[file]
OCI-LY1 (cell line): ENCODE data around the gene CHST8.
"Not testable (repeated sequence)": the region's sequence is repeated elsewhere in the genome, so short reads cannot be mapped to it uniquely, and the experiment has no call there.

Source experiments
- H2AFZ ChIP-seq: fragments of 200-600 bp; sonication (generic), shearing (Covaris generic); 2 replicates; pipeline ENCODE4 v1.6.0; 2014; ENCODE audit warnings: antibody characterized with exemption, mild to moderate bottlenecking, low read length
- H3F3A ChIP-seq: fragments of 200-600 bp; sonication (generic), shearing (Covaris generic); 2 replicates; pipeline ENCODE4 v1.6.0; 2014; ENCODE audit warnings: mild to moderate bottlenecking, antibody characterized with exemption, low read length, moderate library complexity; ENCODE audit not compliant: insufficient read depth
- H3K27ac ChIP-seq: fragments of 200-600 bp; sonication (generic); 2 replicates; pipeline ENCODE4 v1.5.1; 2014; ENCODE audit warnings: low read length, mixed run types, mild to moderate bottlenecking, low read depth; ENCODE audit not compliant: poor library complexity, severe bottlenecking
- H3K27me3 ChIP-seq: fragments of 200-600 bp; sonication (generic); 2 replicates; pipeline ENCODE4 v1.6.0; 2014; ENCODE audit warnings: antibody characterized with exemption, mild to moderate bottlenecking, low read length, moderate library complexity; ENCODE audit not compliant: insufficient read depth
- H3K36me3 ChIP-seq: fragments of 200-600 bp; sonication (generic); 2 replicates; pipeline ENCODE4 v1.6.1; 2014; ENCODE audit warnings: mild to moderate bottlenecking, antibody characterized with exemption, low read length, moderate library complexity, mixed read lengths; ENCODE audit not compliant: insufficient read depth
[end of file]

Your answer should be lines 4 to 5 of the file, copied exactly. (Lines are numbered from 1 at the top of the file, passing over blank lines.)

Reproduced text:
- H2AFZ ChIP-seq: fragments of 200-600 bp; sonication (generic), shearing (Covaris generic); 2 replicates; pipeline ENCODE4 v1.6.0; 2014; ENCODE audit warnings: antibody characterized with exemption, mild to moderate bottlenecking, low read length
- H3F3A ChIP-seq: fragments of 200-600 bp; sonication (generic), shearing (Covaris generic); 2 replicates; pipeline ENCODE4 v1.6.0; 2014; ENCODE audit warnings: mild to moderate bottlenecking, antibody characterized with exemption, low read length, moderate library complexity; ENCODE audit not compliant: insufficient read depth